Wildlife & Biodiversity

Similipal fires enter core areas, firefighters struggle in inaccessible forests

Fires spreading to the forest core is a sign of danger, say experts

 
By Samarjit Sahoo
Published: Tuesday 09 March 2021
Similipal fires enter core areas, firefighters struggle in inaccessible forests. 
Photo: Ashis Senapati

Manoj, a 30-year-old fireman in Odisha’s Jashipur, is exhausted and about to give up. He has trekked seven hills in past five days. Manoj’s task becomes much more grueling as flickering flames threaten to spread to newer areas in Similipal — one of the largest biospheres in India, with every passing hour.

Jashipur and Thakurmunda areas lie in the southern sector of Similipal National Park. While forests on the outskirts of Thakurmunda burst into flames much earlier in late February, Jashipur, which is the gateway to Similipal, started burning since the second week of March.

The fire that travelled menacingly from buffer areas entered core area on the evening of March 7, 2021, Manoj said. “We are trying to approach Chahala area, a tourist place inside Similipal.”

The fire advancing into core areas of the forest was a dangerous sign, said Dhaneswar Mohanta, a Jashipur-based activist.
 
“Putting out forest fires inside Similipal will prove to be quite an onerous task. Most of the areas are inaccessible, without having even a proper pedestrian path, making it difficult for firefighters to work,” said Mohanta.

Firefighters will have to seek help from forest dwellers if they really want to stop forest fighters from spreading, he pointed out.

At present, about 90 major fires have been detected under 12 beats in Similipal. Elephants, wild boars have started coming out of forests that have been burning for over a fortnight and entering human habitations. 

Putting out forest fires in such gigantic scale is unchartered territory for Odisha fire personnel. Without access to water, firefighters trust only blowers to cut off long fires. Sometime, they use branches to separate continuous wildfire and stop the further progress.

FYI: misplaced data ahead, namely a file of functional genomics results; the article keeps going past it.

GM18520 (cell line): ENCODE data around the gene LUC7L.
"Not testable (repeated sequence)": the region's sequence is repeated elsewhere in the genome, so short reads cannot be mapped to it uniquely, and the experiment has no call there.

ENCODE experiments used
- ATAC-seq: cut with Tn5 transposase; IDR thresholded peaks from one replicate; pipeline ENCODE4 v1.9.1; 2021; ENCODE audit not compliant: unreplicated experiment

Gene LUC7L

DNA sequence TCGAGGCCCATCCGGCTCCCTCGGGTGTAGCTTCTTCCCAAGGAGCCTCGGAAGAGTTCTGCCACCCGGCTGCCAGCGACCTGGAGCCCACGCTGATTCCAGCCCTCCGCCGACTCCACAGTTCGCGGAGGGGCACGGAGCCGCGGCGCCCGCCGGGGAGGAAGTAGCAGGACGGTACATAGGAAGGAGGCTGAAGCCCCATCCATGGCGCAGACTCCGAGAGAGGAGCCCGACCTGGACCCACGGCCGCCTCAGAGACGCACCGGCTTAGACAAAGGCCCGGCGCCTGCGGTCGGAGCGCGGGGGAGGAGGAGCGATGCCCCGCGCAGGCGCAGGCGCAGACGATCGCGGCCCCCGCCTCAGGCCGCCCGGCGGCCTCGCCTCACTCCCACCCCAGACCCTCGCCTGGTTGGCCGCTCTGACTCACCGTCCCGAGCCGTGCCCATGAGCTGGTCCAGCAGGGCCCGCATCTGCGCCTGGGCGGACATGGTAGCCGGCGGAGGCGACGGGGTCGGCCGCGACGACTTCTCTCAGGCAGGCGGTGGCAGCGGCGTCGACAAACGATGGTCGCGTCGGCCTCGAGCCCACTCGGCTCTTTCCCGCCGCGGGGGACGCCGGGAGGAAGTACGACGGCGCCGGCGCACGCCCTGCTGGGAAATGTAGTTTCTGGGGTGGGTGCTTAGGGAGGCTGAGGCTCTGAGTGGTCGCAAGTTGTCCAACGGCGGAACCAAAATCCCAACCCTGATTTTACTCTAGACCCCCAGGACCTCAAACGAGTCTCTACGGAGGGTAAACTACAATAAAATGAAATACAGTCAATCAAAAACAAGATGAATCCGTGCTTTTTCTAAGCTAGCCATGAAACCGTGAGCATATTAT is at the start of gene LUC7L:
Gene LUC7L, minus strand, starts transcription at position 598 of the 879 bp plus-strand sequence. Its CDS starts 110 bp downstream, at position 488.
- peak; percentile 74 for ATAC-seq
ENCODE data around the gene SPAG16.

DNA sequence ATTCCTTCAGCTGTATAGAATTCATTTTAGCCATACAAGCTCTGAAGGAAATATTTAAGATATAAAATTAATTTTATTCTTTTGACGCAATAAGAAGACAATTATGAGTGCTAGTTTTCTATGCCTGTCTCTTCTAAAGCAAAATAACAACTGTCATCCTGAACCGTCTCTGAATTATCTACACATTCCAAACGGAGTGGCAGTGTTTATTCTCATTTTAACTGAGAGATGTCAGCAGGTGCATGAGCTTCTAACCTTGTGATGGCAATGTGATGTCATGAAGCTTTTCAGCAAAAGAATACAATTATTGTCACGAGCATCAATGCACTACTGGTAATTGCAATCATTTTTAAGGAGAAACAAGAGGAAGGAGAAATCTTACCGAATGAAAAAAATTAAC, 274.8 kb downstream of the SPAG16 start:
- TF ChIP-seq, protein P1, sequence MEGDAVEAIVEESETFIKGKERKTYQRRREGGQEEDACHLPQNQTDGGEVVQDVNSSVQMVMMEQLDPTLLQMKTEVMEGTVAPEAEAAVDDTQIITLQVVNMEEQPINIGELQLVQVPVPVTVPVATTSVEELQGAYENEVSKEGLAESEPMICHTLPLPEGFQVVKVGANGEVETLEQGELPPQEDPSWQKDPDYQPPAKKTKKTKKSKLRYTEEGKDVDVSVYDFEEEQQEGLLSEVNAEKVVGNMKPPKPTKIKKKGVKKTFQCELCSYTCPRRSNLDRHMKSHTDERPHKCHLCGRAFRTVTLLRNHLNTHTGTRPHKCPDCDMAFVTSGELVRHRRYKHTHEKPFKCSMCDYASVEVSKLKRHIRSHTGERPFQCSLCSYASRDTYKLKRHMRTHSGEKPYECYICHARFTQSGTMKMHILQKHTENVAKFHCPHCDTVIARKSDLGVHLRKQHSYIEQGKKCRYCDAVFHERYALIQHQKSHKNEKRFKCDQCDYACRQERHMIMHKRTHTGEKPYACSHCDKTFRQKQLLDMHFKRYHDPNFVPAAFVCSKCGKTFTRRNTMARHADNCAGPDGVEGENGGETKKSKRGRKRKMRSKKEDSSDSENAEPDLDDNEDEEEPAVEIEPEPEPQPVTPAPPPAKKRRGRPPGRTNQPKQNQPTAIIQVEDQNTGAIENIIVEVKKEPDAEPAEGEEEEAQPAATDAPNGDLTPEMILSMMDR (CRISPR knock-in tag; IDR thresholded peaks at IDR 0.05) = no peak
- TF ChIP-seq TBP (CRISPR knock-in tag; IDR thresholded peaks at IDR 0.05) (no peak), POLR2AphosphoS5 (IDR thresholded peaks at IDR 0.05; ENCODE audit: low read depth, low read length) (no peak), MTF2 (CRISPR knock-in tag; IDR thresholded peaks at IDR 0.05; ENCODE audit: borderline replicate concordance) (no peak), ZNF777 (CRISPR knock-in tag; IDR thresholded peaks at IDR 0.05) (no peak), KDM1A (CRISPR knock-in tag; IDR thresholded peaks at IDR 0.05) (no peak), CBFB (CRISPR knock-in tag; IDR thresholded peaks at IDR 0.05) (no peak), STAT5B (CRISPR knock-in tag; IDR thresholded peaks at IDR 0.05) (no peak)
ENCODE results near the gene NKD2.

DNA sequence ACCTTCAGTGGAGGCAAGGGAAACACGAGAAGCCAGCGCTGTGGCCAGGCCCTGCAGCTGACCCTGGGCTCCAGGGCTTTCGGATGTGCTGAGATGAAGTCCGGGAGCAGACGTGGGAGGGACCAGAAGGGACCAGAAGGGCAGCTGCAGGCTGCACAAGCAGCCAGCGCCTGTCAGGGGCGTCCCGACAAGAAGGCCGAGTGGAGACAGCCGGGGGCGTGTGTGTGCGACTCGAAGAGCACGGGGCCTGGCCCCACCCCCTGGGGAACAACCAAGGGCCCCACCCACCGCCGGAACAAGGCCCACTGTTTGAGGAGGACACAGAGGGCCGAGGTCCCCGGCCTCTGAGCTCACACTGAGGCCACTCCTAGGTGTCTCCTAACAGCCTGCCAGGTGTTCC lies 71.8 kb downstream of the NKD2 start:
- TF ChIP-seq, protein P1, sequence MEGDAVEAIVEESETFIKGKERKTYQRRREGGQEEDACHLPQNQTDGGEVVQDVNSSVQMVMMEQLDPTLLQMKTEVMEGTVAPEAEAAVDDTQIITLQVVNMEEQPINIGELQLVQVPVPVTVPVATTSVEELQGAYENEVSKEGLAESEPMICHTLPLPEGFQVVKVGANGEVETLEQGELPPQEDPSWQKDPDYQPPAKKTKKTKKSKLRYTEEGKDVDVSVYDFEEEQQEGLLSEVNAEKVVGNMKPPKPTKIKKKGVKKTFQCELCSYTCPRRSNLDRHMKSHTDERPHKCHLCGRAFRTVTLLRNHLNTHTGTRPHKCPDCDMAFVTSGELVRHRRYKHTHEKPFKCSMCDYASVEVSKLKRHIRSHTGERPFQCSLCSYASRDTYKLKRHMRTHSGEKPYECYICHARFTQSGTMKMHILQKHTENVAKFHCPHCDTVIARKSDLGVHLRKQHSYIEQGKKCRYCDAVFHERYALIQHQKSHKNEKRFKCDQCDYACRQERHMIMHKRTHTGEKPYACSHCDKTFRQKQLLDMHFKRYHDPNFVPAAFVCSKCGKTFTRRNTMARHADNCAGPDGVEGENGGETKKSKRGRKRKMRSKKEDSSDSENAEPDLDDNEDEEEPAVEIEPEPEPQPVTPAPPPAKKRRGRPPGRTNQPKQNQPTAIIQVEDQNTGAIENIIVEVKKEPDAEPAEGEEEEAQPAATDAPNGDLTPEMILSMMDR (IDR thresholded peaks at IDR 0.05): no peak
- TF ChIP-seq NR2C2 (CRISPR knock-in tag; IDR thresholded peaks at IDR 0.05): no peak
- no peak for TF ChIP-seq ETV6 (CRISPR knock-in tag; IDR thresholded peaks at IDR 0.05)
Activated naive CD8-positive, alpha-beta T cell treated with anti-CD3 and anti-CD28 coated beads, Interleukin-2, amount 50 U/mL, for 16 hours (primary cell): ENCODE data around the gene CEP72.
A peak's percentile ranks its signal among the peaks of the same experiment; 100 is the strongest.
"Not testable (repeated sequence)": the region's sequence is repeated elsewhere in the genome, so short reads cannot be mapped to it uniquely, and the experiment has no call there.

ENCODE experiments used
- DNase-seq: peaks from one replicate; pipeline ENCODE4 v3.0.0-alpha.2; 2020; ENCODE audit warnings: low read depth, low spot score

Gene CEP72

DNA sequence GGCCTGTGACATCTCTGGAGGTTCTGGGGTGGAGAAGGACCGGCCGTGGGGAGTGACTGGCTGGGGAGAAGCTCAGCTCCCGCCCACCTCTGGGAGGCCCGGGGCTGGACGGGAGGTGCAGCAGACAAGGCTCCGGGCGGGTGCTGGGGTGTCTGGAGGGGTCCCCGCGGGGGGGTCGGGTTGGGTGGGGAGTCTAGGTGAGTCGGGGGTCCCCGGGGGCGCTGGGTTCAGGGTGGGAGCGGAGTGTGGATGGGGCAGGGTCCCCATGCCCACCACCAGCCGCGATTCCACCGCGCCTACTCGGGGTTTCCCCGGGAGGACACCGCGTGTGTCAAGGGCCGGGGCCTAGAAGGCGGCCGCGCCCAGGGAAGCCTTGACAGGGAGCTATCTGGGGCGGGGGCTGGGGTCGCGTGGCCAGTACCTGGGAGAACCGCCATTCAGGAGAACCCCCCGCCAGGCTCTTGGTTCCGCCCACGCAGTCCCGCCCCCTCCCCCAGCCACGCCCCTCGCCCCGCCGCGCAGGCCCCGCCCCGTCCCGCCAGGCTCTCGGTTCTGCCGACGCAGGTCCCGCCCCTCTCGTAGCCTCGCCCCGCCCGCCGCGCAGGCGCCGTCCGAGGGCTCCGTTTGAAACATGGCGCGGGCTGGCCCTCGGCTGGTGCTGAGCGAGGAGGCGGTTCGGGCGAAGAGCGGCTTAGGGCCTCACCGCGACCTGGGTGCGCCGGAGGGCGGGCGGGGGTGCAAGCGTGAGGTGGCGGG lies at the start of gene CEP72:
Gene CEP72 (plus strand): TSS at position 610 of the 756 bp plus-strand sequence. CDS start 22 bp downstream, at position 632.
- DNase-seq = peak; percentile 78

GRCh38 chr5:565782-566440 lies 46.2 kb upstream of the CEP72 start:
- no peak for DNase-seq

Due to the long, dry spell, piles of leaves are acting as a catalyst for the wildfires which are spreading faster than expected. Sometimes, fire squads find themselves without a clue to manage the raging flames.

The northern sector comprising Baripada division had also witnessed major forest fires in the first week of March and some parts are still burning. 

Five teams of Odisha fire services are stationed at Jashipur and three in Bisoyi.

As the forest fire entered the core area, which was largely unaffected till a couple of days before Sunday, it is posing huge challenges for the fire squads. 

While putting out the fires that is engulfing the forests appears to be a long shot, exhaustion has already set in among fire squads. Apart from personnel from Odisha fire service, the forest department’s fire squad and volunteers are engaged in dousing the fire. But the number of personnel seems to be too little keeping the expanse of forest fire in mind.

Spread over 2,750 sq km, the Similipal was declared a tiger reserve in 1973 whereas the Similipal biosphere is much bigger and covers an area of 4,373 sq km. The large human habitations surrounding the biosphere make it vulnerable to such fire disasters.

This year, the fire emanated from buffer villages, away from Similipal’s core area. 

Although Similipal remained in focus of this year’s forest fires, jungles in other parts of Odisha were also gutted.

As many as 20,797 forest fires have been detected in Odisha since March 2. Jharkhand and Telangana, with 4,682 and 4,651 fires, respectively, are at distant second and third positions. 

Odisha government on Monday constituted a taskforce headed by former Principal Chief Conservator Forest (PCCF), Sandeep Tripathi, for forest fire management in the state, with senior forest department officials, including Jitendra Kumar, PCCF and Shashi Paul, PCCF (wildlife), as members.

The committee will have representations of researchers from Indian Council of Forestry Research and Education, Dehradun and National Remote Sensing Centre, Hyderabad. Pankaj Agrawal, director-general of Forest Survey of India has also been made a member.

The committee has been asked to give suggestions for improvement of standard operating procedure for fire prevention and management in the state.

Besides, the committee would review of ongoing forest fire incidence, causes and immediate containment, suggest measures for augmentation of existing fire management protocols including Geomatics based fire alert system and recommend suggestions for improved community participation in fire management and prevention.

The committee has been asked to conduct post assessment of forest fire affected area such as loss to wildlife, biodiversity.

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